All those conditions contribute to congestion and hinder mobility. But they don’t resonate equally with a traveler in Bowie and another in Centreville, let alone with one in Boston or New York.
This creates a difficult task for the researchers trying to quantify the experience of congestion and for the travelers trying to understand what they are experiencing.
The Urban Mobility Report by the Texas Transportation Institute is the study that has become the benchmark for badness. It tries to quantify the problem in several ways. No one measure satisfies all travelers, but the collective impact is telling.
You will see that the D.C. region does very badly overall, even if we’re not always worst in the nation.
Also note that our congestion isn’t worsening as quickly as in the late-20th century, and consider the effect on our transportation planning.
Indexes and measurements
We’re counted among 15 Very Large Urban Areas in the most recent report, which measured mobility and congestion in nearly 500 urban areas based on 2011 data.
Within the large-area group, the worst performers are the D.C. region, Los Angeles, San Francisco, New York and Boston.
Nationwide, many types of congestion recorded in the study peaked around 2005. The report suggests that this is a short-term achievement. The conditions that fuel congestion will return as the economy improves, the report says, and congestion solutions are not being pursued aggressively enough.
Annual Delay Per Auto Commuter: This measures all the delays for commuters who drive in the peak period (6 to 10 a.m. and 3 to 7 p.m.). The institute says it illustrates the effect of congestion per mile as well as the length of each trip.
In 1982, the yearly delay nationwide was measured at 16 hours. It was 39 in 2000 and 43 in 2005 but shrank to 38 by 2010 and has remained there.
The D.C. region ranks first, with 67 hours of delay per year. Los Angeles and San Francisco were tied for second, with 61 hours. The national average among the 15 Very Large Urban Areas studied was 52 hours. Baltimore, considered a Large Urban Area, ranked 23rd, with 41 hours.
Travel Time Index: This measure is a ratio comparing travel time at rush hour with uncongested travel time. An index of 1.30 would indicate that a trip taking 20 minutes when traffic flows freely would take 26 minutes during the peak. The national index had reached 1.23 in 2005 but declined to 1.18 in 2010 and 2011.
The D.C. region ranked fourth in the 2011 data, with an index of 1.32. The Los Angeles region was No. 1, with an index of 1.37. Almost all of our rise on this often-cited index occurred between 1982 and 2000.
Congestion Cost Per Auto Commuter: This calculation measures the value of travel delay and extra fuel consumed in traffic congestion. The D.C. region is No. 1, with an annual congestion cost of $1,398. Among the top 15 urban areas, the average was $1,128. The Los Angeles region was second, at $1,300.
Planning Time Index: This is a new index, so there’s no previous period for comparison. The researchers created the index to measure how much travel time varies from day to day. It’s not just the congestion. It’s the unreliability of congestion and the effect that has on travel planning.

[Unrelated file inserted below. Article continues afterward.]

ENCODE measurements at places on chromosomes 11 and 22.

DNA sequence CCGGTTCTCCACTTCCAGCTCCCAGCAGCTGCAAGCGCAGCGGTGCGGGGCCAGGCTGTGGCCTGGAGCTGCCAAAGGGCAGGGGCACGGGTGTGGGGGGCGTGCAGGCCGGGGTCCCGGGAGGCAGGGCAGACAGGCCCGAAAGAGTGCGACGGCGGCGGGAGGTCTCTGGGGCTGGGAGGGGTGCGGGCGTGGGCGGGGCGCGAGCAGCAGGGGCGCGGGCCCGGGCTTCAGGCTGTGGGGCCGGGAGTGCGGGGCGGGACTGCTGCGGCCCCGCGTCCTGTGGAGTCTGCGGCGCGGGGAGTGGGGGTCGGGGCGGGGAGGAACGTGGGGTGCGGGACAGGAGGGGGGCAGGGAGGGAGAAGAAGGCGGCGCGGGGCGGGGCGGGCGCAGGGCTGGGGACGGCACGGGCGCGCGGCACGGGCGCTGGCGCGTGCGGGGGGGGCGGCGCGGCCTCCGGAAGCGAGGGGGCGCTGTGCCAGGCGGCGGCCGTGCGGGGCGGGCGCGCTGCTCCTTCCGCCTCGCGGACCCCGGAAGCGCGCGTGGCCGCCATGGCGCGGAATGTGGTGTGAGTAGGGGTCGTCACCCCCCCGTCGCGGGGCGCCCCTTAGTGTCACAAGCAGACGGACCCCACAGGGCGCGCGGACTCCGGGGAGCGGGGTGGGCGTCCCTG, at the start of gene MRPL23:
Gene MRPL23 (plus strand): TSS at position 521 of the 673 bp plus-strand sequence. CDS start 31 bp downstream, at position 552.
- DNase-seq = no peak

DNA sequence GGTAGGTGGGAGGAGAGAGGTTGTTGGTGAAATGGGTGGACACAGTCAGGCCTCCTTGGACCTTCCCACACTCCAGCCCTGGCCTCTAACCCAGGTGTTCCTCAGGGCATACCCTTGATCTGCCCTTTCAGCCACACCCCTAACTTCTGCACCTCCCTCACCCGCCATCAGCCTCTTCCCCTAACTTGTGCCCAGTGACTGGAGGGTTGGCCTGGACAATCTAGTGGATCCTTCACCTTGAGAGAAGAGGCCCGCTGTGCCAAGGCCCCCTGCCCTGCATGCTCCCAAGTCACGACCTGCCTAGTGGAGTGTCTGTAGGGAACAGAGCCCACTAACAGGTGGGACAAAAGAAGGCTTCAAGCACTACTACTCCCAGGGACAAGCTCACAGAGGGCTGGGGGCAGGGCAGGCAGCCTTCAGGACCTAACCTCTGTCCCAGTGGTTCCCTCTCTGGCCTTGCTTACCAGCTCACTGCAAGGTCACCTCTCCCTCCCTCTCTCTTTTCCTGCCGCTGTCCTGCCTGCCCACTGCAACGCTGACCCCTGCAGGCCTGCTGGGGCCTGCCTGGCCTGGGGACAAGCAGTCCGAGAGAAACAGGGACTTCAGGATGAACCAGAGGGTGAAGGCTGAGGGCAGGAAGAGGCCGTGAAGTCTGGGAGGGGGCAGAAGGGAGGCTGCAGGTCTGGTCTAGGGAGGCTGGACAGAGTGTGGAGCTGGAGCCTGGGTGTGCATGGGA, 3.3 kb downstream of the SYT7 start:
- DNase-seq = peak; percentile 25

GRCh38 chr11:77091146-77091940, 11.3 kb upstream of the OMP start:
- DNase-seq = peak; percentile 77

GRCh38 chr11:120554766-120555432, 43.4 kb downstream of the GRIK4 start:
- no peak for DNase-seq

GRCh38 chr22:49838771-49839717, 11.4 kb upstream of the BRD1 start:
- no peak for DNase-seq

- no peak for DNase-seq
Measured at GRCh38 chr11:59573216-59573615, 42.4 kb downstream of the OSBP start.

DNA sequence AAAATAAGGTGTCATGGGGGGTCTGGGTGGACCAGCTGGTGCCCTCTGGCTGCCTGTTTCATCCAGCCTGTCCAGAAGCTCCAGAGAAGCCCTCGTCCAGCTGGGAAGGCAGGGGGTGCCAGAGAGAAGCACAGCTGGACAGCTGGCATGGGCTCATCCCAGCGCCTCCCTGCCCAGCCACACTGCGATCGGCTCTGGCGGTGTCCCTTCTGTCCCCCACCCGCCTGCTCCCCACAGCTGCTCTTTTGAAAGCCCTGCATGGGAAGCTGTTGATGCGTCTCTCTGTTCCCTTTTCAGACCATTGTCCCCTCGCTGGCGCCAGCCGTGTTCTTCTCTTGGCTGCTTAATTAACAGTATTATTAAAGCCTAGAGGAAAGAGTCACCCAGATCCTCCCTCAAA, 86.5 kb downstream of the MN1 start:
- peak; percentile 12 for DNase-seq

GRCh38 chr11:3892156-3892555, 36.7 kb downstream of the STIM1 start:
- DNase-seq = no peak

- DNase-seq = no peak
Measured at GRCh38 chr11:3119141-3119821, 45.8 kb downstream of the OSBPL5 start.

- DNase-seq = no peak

Reducing that annoyance to a formula, the researchers set a fairly high standard: How much extra time commuters should build into their scheduled to be late no more than one workday a month, despite encountering sleet storms, crashes and motorcades.
If the ratio is 3.00, a traveler should allow an hour for an important trip that takes 20 minutes in free-flowing traffic.
The D.C. region is No. 1, with an index of 5.72. The average for the 15 Very Large Urban Areas was 4.08. Los Angeles and New York were second and third. (Don’t use the index as a guide to your own travel preparations. It’s showing us that when travel is disrupted, the impact is severe and widespread.)
At this point, you might be thinking about what a great country this is, where researchers can find employment telling you what you already know about traffic congestion. And yes, the categories covered are broad. But there are enough of them over enough time to give us quite a bit to discuss.
Three decades of indexes and measures point in the same direction: Congestion costs us time and money we could put to better use. Some of us have the luxury of making individual decisions that cut the personal cost. We can live close to work or to a transit station. But what should we do as a region?
The mobility report says that although big urban areas tend to share the same congestion issues, each region needs to find its own “projects, programs and policies that achieve goals, solve problems and capitalize on opportunities.”
And that isn’t a task confined to government transportation agencies. The most effective strategies are ones that combine the efforts of government with those of business and civic leaders, and travelers, the report says.
We haven’t failed to act. The mobility report notes the positive effects nationwide of managing road networks and improving public transit. The decades covered by the studies overlap with the completion of the Metrorail system, the expanded use of high-occupancy vehicle lanes, the creation of high-occupancy toll lanes, the addition of real-time traffic and transit information and more creative use of lane space.
Have we done enough, and do we want to invest more to accelerate improvements?
Yes, we’re the capital of commuter pain, but perhaps that doesn’t hurt as much as it used to, since the pain isn’t increasing as sharply. Are we now willing to endure the costs in time and money that it takes to get around the D.C. region? Have we become comfortable with the things we call congestion?